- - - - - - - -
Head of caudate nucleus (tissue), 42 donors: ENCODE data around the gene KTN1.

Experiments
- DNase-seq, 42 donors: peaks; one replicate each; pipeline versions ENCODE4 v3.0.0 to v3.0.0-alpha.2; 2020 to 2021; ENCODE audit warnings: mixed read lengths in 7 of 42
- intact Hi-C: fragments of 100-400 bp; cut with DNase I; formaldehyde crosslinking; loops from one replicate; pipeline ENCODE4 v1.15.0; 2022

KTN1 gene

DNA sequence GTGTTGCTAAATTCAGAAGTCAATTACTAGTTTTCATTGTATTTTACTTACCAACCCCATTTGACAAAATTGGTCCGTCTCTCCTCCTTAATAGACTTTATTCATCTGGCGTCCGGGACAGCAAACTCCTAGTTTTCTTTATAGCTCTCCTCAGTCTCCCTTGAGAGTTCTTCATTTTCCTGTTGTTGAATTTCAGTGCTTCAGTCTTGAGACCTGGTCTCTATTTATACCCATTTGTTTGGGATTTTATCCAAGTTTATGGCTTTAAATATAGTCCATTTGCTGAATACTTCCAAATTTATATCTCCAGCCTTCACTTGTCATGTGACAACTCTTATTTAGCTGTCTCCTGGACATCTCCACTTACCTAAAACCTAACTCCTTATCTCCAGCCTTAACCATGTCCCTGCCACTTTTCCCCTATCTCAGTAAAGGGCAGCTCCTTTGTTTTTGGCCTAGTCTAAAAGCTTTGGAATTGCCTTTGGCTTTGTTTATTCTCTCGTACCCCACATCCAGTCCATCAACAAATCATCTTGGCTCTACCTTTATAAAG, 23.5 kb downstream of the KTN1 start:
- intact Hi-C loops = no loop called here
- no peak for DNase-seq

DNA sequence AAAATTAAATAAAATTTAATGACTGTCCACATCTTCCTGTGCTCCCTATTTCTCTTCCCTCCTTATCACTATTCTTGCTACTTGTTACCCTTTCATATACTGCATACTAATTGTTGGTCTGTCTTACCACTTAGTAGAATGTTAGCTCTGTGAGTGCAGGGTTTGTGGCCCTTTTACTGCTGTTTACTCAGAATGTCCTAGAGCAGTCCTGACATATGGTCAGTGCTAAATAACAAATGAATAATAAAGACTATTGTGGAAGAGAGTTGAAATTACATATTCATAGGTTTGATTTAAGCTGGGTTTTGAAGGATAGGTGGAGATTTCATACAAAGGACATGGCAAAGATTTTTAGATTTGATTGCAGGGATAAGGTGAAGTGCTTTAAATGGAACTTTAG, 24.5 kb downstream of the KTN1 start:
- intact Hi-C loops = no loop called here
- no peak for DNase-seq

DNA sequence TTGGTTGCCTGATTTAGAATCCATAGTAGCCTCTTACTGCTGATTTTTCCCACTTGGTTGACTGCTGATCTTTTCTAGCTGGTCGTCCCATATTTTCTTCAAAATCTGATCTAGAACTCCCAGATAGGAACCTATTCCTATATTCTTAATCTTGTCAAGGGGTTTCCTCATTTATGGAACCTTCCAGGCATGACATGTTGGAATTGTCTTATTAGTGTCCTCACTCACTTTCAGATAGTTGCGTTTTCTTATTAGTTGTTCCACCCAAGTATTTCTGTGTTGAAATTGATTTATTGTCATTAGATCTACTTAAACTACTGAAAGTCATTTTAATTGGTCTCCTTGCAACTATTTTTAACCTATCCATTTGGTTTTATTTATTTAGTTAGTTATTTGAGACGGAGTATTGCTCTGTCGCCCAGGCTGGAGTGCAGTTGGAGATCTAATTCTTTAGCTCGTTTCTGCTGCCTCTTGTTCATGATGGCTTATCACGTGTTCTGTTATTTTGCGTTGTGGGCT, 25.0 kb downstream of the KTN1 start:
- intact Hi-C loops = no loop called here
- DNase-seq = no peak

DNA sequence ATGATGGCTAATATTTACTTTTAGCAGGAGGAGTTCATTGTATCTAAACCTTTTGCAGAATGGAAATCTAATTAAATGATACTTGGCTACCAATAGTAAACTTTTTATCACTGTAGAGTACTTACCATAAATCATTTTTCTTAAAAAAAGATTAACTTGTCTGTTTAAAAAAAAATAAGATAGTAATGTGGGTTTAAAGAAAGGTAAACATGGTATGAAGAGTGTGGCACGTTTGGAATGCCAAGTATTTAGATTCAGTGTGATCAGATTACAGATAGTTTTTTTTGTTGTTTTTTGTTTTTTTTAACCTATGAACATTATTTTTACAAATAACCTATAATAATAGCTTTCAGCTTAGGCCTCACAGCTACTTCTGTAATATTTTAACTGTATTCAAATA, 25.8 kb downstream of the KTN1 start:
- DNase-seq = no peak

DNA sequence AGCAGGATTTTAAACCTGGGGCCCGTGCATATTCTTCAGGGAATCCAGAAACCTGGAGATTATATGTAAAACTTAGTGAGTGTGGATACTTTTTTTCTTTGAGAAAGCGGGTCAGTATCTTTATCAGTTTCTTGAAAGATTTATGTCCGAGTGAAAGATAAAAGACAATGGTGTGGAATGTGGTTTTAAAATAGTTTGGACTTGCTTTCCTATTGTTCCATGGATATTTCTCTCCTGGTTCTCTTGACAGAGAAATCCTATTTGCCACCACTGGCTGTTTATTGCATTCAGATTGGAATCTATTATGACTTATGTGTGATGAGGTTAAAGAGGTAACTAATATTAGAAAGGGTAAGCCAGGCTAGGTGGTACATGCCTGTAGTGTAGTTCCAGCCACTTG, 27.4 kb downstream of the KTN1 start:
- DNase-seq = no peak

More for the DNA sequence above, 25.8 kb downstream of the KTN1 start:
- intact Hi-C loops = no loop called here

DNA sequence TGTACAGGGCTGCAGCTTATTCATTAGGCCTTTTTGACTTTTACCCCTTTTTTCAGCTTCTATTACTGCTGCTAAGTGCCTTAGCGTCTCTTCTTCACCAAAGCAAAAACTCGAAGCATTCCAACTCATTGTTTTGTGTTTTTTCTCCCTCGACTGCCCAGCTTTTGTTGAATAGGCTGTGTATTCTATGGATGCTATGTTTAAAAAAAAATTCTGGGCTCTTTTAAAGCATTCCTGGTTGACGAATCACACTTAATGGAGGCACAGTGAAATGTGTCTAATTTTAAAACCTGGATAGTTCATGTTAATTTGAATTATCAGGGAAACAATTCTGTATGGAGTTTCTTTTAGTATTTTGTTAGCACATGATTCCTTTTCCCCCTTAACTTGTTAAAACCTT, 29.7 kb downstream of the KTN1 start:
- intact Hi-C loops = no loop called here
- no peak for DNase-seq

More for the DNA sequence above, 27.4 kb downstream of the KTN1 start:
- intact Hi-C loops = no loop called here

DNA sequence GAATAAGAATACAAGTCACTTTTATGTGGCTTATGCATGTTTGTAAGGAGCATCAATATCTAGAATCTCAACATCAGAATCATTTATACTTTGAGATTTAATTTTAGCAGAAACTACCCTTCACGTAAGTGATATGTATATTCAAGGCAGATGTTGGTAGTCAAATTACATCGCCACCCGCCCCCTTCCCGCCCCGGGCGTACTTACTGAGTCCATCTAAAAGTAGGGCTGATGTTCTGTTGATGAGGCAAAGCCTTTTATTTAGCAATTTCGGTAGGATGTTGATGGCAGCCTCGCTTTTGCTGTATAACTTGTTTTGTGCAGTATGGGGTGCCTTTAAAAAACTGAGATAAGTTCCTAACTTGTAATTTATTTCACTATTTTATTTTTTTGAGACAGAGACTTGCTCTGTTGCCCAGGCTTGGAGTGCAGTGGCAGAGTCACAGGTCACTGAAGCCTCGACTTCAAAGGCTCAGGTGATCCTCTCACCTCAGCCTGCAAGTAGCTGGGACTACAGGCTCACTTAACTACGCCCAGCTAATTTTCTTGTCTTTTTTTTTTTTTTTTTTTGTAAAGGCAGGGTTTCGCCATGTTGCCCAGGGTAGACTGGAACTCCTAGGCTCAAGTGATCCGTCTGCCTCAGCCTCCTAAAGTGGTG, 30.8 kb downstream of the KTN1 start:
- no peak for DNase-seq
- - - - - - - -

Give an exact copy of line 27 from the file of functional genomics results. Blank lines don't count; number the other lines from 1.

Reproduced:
- no peak for DNase-seq